A budget of up to $15,000 has been approved to send seven members of council to two conferences. Members contacted by City Scene Barrie say it’s money well spent. What do you, the taxpaying public, have to say? Comment through the link at the bottom of the story, or through Twitter using #barrieconferences.
by John Devine
When general committee decided last week not to extend the community grants program, it did so with the general attitude that the City shouldn’t be in the business of providing such discretionary financial support, and especially not in these economically trying times.
On the same night committee voted to send seven members of council to two conferences: five to the Federation of Canadian Municipalities (FCM) conference in Halifax, June 3-6, and two to the Association of Municipalities of Ontario (AMO) conference, Aug. 21-24 in London.
A maximum budget of $15,000 has been established to cover all conference-related expenses for both events. Although it amounts to discretionary spending, it’s money well spent say members of council contacted by City Scene Barrie.
Benefits generated from attending conferences like the Halifax and London ones run the gamut from identifying funding opportunities to skills development, said Lehman. While training and exposure to new ideas may be hard to quantify in terms of return on investment, the mayor points out it’s a common business strategy to send personnel to skills-development and networking events.
“Every company … pays for training for their employees because it usually means they are more effective in their jobs.”
Ward 7’s Brassard says members of council have been attending these conferences for years because there is value in them.
“I’ve been to FCM for the past two years and have had the opportunity to meet with federal ministers, network with other municipal leaders, attend workshops, and vendor displays, all in an effort to either promote our City’s agenda or bring back ideas that enhance the experience of living in Barrie, or (that) make us more efficient,” he told City Scene Barrie.
Ward 1 Coun. Bonnie Ainsworth said she doesn’t see a correlation between sending members of council to conferences and not funding programs like the community grants one just ended.
“As I said before, I don’t think people need government to give their money to charity. That is not what government is for. It is that simple for me,” she said, adding that Barrie should be represented at the conferences.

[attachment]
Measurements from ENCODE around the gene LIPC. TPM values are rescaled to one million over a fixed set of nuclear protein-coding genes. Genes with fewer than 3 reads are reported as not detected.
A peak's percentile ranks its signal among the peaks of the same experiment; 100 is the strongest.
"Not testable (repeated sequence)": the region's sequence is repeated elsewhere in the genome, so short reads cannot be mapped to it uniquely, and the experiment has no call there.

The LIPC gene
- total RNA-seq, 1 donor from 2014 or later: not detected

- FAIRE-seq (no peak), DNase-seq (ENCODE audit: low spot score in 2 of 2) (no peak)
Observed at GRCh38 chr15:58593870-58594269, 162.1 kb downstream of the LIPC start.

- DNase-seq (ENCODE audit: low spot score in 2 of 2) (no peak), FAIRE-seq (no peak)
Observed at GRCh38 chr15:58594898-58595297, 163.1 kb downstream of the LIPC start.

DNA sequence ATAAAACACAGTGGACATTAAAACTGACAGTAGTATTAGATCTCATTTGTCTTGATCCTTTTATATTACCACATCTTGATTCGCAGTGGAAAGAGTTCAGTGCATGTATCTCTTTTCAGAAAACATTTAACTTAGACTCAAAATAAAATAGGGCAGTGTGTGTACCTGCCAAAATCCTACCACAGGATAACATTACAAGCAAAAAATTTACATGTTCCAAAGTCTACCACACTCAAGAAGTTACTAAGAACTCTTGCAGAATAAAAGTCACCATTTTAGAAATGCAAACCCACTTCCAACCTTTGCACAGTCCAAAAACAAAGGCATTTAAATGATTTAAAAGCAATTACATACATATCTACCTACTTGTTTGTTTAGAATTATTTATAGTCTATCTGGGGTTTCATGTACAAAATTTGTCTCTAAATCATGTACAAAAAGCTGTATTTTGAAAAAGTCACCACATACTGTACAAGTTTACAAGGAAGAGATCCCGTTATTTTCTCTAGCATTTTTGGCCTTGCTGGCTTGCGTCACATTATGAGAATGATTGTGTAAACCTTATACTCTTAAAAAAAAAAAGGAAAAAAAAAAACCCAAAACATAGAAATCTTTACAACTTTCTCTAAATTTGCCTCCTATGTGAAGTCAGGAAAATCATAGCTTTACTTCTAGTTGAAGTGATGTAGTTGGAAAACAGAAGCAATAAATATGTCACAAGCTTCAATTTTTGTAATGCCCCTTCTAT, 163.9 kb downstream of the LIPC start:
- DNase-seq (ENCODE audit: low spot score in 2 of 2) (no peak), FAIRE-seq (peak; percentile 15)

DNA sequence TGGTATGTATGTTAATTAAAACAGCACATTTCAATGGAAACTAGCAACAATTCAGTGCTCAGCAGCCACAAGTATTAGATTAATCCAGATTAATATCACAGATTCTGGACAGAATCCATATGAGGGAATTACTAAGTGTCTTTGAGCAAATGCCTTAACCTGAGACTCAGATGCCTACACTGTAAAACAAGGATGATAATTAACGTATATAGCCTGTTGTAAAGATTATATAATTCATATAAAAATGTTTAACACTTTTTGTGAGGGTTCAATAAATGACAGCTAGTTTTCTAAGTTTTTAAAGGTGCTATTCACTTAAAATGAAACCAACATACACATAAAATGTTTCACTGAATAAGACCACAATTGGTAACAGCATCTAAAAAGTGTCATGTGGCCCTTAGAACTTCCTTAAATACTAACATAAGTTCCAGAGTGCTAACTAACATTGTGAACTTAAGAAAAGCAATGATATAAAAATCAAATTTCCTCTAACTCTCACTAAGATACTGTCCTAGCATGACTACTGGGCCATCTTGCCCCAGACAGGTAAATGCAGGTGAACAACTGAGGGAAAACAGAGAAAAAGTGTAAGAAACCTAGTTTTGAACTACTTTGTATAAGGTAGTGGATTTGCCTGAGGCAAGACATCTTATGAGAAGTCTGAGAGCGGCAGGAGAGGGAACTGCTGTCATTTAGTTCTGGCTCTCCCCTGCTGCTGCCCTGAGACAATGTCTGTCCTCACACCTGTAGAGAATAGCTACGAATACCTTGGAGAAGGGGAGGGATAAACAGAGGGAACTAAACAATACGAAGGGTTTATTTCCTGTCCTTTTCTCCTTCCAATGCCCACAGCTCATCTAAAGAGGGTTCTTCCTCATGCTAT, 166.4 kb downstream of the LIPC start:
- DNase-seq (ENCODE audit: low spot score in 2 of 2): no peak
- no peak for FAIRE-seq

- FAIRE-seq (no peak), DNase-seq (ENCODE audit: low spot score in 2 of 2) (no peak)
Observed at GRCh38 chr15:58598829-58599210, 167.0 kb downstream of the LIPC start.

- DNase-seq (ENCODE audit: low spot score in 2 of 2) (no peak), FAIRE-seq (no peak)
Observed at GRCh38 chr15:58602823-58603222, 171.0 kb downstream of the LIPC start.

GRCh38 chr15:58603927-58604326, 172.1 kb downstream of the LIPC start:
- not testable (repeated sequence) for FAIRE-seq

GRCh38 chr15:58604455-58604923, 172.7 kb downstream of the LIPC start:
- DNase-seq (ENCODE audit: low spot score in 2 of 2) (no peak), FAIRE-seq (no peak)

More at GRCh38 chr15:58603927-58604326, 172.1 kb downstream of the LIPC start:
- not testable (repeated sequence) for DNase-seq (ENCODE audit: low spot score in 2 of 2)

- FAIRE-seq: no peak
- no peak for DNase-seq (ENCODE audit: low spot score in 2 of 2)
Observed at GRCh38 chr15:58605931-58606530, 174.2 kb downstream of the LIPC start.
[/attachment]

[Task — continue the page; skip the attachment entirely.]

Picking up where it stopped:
“I appreciate that our mayor and some members of council will take time out of their lives to go and carry the flag for us and promote our city. Often good ideas come from these (meetings) with peers.”
The conferences, said Ward 6 Coun. Michael Prowse, are work, not play, and require attendees to take time away from regular employment; council work is deemed to be part-time.
It would be possible to send one member of council to each conference, Prowse allowed, but that would mean missing valuable sessions scheduled at the same time.
“While you could send one person, the reality is that these conferences are designed so that the information is broad based and far reaching, and for many years we have sent several members of council and there has always been a payoff for the city.”
The AMO conference presents the opportunity to network with other Ontario municipalities and discuss infrastructure and funding issues with provincial ministers, said Prowse.
“It is a unique opportunity to pitch our needs to people who can make a difference.”
The councillor, who has attended the annual FCM conference for the past seven years, points to the gas tax revenue that Barrie, and other municipalities, receives as a benefit from being at the conference.
“I … first got involved when FCM had the great idea of pushing the federal government, then under Paul Martin, for a share of the gas tax. We were successful and I was present when then Prime Minister Martin announced that the gas tax would be shared with municipalities across Canada, because of the lobbying and work done at FCM.
“Today, the City of Barrie receives millions of dollars every year because of that work. That is just one success story, but there are many, many more that are brought home every year by our delegates at these events.”
When considering expenses such as the budget for conferences, a perspective on what other municipalities spend is useful, suggests the mayor.
“Barrie’s budget for conferences is a fraction of our peers – for example, most municipalities send councillors to three or four conferences per year. Barrie doesn’t … we only go to FCM and AMO. Secondly, councillors typically go to extremes to keep costs down.
“For example, Rodney Jackson (then councillor for Ward 3 and now Barrie’s Progressive Conservative candidate) and I drove to Windsor last year together, and stayed in a low-cost hotel away from the conference centre, to keep costs down.”
While acknowledging that council can decide not to participate in conferences, Brassard says he feels that would be a poor choice for the city and its residents.
“I (as a resident) want my municipal leaders to be where other government leaders are. I also want them to be part of a group that pushes for and promotes the agenda of municipalities.”